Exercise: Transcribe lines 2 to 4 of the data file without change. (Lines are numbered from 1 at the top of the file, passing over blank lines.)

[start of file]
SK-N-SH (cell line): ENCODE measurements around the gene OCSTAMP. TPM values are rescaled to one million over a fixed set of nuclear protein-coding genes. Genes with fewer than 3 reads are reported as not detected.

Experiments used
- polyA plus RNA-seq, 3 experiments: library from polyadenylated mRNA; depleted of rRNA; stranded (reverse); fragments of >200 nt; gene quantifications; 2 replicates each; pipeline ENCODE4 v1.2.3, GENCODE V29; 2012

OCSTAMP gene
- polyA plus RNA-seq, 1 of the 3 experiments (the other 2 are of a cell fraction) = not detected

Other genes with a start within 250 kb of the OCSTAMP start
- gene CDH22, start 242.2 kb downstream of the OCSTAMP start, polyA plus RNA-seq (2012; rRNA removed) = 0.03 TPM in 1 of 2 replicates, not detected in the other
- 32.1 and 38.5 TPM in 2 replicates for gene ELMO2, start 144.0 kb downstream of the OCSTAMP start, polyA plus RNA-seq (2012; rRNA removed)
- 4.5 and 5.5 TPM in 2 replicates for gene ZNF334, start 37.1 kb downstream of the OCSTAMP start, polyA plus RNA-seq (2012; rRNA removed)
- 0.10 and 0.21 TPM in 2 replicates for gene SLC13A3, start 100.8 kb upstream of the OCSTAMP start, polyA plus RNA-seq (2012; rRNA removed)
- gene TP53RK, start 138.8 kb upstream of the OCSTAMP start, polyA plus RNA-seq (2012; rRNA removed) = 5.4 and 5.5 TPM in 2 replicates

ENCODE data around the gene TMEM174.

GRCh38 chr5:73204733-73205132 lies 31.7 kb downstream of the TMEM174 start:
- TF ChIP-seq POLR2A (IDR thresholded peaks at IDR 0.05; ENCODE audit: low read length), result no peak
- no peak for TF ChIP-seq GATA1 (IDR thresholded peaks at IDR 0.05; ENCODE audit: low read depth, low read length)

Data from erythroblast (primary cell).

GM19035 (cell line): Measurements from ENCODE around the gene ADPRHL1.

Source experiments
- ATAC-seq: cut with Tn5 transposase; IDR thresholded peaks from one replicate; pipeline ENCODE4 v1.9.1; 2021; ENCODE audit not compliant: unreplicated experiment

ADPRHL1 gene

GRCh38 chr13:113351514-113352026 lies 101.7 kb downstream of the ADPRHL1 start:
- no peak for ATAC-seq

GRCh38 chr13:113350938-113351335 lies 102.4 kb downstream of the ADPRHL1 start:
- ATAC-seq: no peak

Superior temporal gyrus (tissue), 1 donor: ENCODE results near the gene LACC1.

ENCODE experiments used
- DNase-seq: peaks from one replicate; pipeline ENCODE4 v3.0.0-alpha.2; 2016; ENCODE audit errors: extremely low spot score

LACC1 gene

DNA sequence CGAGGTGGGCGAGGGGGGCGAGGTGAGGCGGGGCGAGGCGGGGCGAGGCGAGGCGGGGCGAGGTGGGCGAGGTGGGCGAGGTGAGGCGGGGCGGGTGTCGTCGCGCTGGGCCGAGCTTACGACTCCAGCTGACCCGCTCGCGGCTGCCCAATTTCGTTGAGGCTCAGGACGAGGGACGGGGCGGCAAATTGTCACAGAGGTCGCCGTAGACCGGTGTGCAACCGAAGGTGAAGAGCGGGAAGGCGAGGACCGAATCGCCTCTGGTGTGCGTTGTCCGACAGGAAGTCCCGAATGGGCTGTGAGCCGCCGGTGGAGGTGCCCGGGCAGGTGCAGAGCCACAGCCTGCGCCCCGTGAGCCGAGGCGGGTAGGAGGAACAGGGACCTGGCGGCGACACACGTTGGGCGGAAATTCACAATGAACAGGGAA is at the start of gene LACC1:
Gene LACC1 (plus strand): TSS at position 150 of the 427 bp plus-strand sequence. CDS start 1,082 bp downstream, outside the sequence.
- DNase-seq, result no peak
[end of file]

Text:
Experiments used
- polyA plus RNA-seq, 3 experiments: library from polyadenylated mRNA; depleted of rRNA; stranded (reverse); fragments of >200 nt; gene quantifications; 2 replicates each; pipeline ENCODE4 v1.2.3, GENCODE V29; 2012

OCSTAMP gene